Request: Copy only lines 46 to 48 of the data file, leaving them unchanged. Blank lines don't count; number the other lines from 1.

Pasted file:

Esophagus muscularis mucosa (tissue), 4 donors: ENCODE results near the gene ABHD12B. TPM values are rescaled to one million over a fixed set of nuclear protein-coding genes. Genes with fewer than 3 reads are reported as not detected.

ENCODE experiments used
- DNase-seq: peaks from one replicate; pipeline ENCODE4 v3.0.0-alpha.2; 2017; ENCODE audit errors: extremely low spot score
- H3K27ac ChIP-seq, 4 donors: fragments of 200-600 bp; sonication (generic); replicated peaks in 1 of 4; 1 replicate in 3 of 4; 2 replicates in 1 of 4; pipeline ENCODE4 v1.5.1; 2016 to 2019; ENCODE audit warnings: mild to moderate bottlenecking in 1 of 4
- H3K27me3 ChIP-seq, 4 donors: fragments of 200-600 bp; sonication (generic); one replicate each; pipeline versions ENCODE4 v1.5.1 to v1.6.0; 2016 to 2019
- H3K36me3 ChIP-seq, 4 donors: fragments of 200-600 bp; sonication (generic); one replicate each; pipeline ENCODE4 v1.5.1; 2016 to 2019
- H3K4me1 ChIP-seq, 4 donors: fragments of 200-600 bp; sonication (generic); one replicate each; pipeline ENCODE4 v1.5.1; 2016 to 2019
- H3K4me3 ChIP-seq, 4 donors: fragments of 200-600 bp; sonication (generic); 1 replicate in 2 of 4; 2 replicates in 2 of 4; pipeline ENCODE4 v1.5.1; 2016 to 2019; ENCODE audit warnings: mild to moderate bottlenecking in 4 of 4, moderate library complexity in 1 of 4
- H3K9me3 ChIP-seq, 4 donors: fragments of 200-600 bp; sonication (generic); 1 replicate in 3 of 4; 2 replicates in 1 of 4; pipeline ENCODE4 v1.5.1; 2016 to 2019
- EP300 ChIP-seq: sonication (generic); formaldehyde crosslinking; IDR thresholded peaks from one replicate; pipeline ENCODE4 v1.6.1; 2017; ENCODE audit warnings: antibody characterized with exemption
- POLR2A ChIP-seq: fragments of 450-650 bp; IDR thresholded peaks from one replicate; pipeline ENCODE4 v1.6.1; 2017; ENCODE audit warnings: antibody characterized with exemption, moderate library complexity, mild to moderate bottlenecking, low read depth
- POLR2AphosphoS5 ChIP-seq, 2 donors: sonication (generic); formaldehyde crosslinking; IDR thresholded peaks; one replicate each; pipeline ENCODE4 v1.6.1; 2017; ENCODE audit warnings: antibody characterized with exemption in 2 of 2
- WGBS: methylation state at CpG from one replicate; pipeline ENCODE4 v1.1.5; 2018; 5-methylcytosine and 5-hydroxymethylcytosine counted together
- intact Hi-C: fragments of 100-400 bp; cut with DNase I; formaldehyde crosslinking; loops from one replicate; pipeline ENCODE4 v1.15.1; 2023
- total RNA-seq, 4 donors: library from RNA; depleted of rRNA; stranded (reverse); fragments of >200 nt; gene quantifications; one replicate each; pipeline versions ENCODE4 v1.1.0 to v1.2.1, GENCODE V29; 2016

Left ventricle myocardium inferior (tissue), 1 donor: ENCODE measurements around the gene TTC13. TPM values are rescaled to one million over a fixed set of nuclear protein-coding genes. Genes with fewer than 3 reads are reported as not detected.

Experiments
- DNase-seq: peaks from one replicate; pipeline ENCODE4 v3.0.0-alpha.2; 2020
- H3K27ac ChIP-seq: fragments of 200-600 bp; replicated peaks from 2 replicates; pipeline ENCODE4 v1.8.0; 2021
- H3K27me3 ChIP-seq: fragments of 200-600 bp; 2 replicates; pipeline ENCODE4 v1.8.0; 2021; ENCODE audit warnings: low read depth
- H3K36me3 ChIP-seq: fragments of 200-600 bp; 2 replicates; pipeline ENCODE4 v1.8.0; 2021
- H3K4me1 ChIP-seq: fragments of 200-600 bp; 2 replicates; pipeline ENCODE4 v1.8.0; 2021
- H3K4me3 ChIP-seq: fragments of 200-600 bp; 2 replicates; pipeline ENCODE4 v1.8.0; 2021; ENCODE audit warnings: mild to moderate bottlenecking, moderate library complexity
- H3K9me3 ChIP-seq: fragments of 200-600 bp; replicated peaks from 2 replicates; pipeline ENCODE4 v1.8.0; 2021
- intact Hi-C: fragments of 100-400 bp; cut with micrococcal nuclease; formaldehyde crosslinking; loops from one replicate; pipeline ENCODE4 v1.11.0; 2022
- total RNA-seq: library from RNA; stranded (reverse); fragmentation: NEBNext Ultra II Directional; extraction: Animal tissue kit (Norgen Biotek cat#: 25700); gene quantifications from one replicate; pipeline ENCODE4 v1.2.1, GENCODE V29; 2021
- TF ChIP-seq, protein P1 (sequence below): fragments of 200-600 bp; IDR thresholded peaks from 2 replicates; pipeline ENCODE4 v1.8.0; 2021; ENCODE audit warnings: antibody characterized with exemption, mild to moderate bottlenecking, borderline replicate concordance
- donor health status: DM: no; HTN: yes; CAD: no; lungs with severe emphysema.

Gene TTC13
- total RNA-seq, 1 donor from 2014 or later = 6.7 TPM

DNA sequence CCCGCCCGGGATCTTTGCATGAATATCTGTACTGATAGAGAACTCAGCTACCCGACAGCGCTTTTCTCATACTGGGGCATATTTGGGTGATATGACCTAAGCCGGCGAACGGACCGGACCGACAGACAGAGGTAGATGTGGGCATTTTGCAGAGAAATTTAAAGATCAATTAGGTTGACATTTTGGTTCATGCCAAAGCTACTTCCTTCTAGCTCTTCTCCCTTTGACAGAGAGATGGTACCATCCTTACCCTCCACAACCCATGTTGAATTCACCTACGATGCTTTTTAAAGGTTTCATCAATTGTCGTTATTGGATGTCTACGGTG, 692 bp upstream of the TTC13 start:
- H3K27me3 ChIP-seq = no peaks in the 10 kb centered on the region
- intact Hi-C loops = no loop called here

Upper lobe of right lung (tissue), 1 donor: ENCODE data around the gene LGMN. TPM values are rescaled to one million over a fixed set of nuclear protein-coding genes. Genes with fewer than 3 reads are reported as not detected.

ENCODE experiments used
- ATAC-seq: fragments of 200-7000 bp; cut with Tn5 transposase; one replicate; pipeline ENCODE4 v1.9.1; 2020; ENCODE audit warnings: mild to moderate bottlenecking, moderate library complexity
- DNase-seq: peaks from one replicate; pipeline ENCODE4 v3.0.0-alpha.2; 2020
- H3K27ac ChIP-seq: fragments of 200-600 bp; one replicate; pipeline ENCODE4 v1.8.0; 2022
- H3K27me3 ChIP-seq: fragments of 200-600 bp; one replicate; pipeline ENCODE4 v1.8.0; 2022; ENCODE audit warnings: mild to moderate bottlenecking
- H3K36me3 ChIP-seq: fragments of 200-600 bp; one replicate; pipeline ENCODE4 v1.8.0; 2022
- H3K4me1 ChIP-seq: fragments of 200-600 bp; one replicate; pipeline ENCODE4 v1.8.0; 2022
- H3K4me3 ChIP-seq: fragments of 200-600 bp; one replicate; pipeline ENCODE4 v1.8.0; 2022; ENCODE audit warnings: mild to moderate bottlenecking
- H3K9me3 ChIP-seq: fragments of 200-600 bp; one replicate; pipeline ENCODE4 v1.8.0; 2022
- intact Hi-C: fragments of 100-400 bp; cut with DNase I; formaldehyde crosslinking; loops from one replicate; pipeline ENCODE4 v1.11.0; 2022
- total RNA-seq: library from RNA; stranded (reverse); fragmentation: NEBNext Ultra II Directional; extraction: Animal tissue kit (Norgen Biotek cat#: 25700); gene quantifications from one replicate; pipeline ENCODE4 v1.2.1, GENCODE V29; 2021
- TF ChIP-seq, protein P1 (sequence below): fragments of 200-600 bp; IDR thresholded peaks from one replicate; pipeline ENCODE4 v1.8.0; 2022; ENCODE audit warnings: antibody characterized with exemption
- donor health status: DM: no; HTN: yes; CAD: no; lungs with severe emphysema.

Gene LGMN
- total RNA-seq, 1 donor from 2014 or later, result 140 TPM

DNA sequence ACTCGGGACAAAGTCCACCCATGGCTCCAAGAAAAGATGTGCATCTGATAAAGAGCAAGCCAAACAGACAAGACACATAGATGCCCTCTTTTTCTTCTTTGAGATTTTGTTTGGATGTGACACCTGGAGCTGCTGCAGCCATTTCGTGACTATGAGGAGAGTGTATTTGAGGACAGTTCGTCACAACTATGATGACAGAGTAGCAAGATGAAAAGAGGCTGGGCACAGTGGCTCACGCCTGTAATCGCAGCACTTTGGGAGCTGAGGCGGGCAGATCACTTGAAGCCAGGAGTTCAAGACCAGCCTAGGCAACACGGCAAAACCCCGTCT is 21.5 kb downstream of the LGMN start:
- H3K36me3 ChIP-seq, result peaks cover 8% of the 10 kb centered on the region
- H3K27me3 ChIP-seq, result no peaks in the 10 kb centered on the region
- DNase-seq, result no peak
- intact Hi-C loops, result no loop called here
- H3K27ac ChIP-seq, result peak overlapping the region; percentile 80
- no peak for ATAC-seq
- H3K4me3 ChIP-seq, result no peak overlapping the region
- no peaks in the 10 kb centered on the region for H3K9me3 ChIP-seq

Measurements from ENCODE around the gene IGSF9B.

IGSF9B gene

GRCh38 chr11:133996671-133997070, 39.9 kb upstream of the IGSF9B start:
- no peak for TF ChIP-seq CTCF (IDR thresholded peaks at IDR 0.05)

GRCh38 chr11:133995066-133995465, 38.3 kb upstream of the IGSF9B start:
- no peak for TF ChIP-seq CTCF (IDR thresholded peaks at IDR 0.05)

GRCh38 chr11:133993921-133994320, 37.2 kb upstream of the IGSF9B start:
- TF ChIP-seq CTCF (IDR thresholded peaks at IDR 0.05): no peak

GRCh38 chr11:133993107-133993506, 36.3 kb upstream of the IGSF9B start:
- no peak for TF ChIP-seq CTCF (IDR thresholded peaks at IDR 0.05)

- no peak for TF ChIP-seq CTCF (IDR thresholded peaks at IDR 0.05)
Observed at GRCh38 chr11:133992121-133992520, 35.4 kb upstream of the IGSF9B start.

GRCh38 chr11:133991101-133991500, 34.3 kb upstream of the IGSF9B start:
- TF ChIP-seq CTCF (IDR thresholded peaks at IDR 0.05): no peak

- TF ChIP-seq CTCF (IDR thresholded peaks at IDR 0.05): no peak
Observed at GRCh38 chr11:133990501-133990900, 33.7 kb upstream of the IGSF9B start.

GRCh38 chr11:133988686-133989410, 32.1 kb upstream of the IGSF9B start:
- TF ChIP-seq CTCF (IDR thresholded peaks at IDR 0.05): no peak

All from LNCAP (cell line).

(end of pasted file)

- TF ChIP-seq, protein P1 (sequence below): fragments of 200-600 bp; IDR thresholded peaks from one replicate; pipeline ENCODE4 v1.8.0; 2022; ENCODE audit warnings: antibody characterized with exemption
- donor health status: DM: no; HTN: yes; CAD: no; lungs with severe emphysema.

Gene LGMN